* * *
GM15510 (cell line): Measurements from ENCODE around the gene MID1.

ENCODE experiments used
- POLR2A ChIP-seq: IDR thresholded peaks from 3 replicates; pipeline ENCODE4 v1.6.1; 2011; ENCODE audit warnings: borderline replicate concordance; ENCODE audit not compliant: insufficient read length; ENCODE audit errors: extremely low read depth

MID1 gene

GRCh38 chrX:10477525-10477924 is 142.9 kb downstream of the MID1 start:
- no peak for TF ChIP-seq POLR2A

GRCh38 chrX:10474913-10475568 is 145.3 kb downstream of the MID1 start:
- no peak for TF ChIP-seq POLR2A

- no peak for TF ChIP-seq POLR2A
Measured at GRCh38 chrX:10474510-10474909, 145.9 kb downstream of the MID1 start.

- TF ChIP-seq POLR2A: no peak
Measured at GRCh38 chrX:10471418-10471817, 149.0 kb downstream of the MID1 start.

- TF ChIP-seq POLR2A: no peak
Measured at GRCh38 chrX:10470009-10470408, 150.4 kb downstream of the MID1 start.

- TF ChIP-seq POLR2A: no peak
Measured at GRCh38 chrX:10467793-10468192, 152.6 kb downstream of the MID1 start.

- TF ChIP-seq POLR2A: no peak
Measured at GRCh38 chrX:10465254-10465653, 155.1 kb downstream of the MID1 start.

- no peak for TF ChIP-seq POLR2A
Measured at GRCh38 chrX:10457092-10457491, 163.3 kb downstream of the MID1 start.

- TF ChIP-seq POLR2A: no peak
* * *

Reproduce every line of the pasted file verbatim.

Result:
GM15510 (cell line): Measurements from ENCODE around the gene MID1.

ENCODE experiments used
- POLR2A ChIP-seq: IDR thresholded peaks from 3 replicates; pipeline ENCODE4 v1.6.1; 2011; ENCODE audit warnings: borderline replicate concordance; ENCODE audit not compliant: insufficient read length; ENCODE audit errors: extremely low read depth

MID1 gene

GRCh38 chrX:10477525-10477924 is 142.9 kb downstream of the MID1 start:
- no peak for TF ChIP-seq POLR2A

GRCh38 chrX:10474913-10475568 is 145.3 kb downstream of the MID1 start:
- no peak for TF ChIP-seq POLR2A

- no peak for TF ChIP-seq POLR2A
Measured at GRCh38 chrX:10474510-10474909, 145.9 kb downstream of the MID1 start.

- TF ChIP-seq POLR2A: no peak
Measured at GRCh38 chrX:10471418-10471817, 149.0 kb downstream of the MID1 start.

- TF ChIP-seq POLR2A: no peak
Measured at GRCh38 chrX:10470009-10470408, 150.4 kb downstream of the MID1 start.

- TF ChIP-seq POLR2A: no peak
Measured at GRCh38 chrX:10467793-10468192, 152.6 kb downstream of the MID1 start.

- TF ChIP-seq POLR2A: no peak
Measured at GRCh38 chrX:10465254-10465653, 155.1 kb downstream of the MID1 start.

- no peak for TF ChIP-seq POLR2A
Measured at GRCh38 chrX:10457092-10457491, 163.3 kb downstream of the MID1 start.

- TF ChIP-seq POLR2A: no peak